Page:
Letizia told me one day, I am not at home either here or in Calabria. I do not understand how those Calabrians manage to stay there without going mad when the newspapers are saying that ships full of toxic and perhaps radioactive waste are being sunk and abandoned just off our region's coast. I no longer understand Italy at all.

The island I am from, Sardinia, is for many people nothing more than a long, white sandy beach where you can drink a cocktail watching the yachts come and go. It is agriturismi and myrtle liqueur and sunsets on an enchanting sea. For very many Italians, Prague is simply a place filled with women, beautiful ones.

In Prague I walked every day from Peace Square, where I lived, to the castle, I fell in love with the waitress in a student bar, I bought a cardboard suitcase in a memorabilia shop, I had dinner three evenings in a row in a restaurant that was traditional but not too touristy, I visited the museum of Soviet art on Kampa island, I re-read Kundera stretched out in the gardens of that same island with the sun on my face.

I thought that if I had been a thirty year-old Czech man under Communism, I would have done absolutely anything to escape. I would have lied, schemed, toiled, suffered, anything, just to move somewhere one could freely choose their own actions. 

For writers, travelling is an opportunity to save for a rainy day, even when it is undertaken reluctantly. It is like saving money. It is like a little hoard of life and stories. And perhaps the fundamental duty of every writer is this: not to live in vain, not to travel in vain and always find a way of recounting life and travel, joy and suffering.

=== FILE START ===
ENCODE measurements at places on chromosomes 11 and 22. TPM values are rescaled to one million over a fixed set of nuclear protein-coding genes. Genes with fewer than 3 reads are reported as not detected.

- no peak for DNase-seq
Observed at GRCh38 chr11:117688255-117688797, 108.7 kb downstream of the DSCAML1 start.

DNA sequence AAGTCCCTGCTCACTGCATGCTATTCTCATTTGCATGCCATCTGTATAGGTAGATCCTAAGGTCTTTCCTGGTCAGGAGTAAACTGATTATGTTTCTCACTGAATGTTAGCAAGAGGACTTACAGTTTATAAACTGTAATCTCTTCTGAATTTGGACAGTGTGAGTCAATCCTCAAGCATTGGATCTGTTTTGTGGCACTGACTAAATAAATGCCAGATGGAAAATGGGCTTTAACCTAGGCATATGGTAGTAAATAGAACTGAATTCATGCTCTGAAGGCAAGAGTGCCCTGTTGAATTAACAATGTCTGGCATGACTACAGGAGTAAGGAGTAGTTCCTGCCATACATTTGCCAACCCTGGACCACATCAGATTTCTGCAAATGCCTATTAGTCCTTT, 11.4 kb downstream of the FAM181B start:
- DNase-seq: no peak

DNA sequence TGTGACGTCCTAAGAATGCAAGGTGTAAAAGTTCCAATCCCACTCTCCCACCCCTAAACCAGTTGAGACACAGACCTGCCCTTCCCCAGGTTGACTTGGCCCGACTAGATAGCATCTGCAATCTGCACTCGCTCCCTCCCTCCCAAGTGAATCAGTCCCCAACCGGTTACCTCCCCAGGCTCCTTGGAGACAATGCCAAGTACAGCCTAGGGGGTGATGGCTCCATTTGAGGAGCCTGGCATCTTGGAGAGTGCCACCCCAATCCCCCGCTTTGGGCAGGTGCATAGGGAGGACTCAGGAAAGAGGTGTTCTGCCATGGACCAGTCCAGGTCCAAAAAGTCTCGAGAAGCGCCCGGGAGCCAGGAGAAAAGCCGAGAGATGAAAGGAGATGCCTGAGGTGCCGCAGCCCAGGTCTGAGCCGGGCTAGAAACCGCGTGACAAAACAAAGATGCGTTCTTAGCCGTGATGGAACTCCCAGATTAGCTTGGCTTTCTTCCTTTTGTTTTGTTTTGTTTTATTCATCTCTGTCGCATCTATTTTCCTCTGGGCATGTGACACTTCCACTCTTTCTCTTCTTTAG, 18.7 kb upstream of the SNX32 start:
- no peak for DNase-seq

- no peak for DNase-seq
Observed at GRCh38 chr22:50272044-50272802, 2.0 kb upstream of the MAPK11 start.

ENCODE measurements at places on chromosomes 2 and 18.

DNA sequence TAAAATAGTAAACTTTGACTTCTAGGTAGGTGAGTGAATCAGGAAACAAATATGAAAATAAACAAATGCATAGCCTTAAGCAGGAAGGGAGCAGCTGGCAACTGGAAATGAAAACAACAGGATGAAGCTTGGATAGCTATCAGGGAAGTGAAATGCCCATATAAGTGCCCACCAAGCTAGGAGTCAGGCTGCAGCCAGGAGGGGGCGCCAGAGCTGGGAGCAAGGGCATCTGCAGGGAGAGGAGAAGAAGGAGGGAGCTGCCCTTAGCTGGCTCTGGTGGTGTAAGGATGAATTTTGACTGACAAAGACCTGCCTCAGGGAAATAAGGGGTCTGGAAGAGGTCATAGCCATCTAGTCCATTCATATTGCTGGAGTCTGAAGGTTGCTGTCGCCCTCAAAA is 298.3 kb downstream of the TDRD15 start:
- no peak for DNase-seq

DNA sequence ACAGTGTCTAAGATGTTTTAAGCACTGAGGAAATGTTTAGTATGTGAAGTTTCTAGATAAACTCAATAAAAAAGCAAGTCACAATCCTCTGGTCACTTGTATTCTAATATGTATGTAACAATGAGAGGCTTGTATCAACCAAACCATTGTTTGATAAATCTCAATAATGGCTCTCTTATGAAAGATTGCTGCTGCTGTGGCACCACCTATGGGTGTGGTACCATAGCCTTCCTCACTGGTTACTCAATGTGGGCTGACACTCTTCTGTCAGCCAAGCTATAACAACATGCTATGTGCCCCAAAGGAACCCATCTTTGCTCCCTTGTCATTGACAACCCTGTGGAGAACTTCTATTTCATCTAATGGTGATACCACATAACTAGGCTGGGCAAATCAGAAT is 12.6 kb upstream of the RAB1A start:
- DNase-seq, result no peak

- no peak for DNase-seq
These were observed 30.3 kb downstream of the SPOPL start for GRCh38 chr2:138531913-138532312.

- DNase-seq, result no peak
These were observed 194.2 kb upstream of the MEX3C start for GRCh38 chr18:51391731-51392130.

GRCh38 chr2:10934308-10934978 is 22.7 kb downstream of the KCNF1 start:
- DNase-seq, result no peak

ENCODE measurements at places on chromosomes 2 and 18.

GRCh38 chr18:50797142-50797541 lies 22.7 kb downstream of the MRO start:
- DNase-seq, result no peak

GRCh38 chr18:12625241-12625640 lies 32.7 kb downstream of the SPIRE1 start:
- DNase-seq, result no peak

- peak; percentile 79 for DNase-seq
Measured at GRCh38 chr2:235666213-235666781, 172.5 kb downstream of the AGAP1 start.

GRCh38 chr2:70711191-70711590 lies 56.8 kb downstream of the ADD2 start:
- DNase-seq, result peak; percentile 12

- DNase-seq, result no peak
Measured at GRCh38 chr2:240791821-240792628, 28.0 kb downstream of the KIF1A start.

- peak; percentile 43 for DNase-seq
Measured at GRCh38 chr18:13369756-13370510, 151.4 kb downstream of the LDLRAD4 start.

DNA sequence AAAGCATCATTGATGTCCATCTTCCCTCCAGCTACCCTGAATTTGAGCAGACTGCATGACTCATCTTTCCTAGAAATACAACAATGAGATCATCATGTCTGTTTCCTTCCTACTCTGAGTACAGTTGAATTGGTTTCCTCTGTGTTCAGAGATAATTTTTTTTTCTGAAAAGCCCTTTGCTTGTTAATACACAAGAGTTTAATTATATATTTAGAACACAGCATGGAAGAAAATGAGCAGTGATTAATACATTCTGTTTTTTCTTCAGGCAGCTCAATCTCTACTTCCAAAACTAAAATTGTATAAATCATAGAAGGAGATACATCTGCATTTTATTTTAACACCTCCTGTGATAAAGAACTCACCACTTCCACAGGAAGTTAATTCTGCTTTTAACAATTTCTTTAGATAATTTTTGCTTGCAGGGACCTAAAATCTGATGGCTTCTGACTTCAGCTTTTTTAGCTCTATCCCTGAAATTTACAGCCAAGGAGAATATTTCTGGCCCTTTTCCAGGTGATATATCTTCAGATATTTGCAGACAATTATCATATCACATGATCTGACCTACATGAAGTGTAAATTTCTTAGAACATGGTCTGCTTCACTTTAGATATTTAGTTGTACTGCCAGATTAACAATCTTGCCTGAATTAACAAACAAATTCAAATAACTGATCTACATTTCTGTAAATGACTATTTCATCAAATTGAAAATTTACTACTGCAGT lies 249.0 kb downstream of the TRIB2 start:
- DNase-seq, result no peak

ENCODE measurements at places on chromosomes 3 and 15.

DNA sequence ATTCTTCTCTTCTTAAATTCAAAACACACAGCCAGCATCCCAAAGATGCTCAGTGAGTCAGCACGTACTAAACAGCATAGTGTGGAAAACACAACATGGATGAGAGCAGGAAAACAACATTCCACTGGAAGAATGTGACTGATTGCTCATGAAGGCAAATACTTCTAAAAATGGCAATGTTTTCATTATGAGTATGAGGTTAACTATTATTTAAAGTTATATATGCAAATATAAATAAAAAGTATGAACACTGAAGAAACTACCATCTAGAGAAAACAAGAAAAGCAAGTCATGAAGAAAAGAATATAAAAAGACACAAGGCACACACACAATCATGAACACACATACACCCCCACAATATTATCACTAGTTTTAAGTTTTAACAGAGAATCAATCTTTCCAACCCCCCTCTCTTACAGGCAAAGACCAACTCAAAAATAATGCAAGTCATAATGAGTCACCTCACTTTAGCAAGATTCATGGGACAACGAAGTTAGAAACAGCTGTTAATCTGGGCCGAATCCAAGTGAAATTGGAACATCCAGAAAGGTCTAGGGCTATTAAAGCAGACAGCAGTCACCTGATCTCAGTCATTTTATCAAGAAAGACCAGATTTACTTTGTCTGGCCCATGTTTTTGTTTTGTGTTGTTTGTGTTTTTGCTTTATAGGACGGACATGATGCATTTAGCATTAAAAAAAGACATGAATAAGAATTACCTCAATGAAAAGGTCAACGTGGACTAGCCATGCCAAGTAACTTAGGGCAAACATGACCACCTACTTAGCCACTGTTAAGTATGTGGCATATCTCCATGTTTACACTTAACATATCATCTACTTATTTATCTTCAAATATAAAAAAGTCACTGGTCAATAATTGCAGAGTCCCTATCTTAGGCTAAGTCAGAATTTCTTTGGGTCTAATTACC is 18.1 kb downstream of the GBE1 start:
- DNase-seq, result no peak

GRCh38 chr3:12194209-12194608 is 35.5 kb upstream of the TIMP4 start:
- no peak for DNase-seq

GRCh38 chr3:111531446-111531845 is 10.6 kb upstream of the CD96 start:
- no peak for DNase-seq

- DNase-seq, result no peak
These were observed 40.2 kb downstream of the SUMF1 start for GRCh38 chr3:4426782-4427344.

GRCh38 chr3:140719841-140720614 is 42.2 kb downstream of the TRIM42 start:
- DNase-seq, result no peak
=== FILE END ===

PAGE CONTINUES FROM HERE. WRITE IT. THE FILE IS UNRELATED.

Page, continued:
Flavio Soriga

Flavio Soriga (born 1975 in Uta, Sardinia) is an Italian writer

He is the youngest representative of the Sardinian literary nouvelle vague, aka Sardinian Literary Spring, namely the Sardinian narrative of today in the European arena, started by Giulio Angioni, Salvatore Mannuzzu and Sergio Atzeni, after the works of prominent figures such as Grazia Deledda, Emilio Lussu, Giuseppe Dessì, Gavino Ledda, Salvatore Satta.

Winner in the 2000 of the Italo Calvino Prize (for unpublished works) with the collection of short stories Diavoli di Nuraiò, Flavio Soriga won in 2003, with the detective novel Neropioggia, the Grazia Deledda Prize. In 2007 he was granted by the University of Vienna the donation of the Foundation Abraham Woursell (HALMA network) for young writers. In 2008, with the novel Sardinia Blues he won the Mondello Prize, and in 2009 the Piero Chiara Prize with the collection of short stories L'amore a Londra e in altri luoghi.

He currently lives in Rome, where he works as a free lance for Italian newspapers and televisions.

Flavio Soriga is affected by Thalassemia, in his novel Sardinia Blues speaks of his disease.

Diavoli di Nuraiò (Il Maestrale, 2000)
Neropioggia (Garzanti, 2002)
Sardinia Blues (Bompiani, 2008)
L'amore a Londra e in altri luoghi (Bompiani, 2009)
Il cuore dei briganti (Bompiani, 2010)
Nuraghe Beach (Laterza, 2011)
Metropolis (Bompiani, 2013)

Alice Kilgarriff

Alice Kilgarriff holds a BA Hons in Italian and Hispanic Studies from Cardiff University and has completed postgraduate translation and interpreting courses at Cardiff University, City University London and University of Westminster. She works as a freelance interpreter from Italian and Spanish into English for clients such as Welsh National Opera, Bompiani Publishers, Nuova Fiordaliso Publishers, La Milanesiana Festival (Milan) and the Welsh Assembly Government.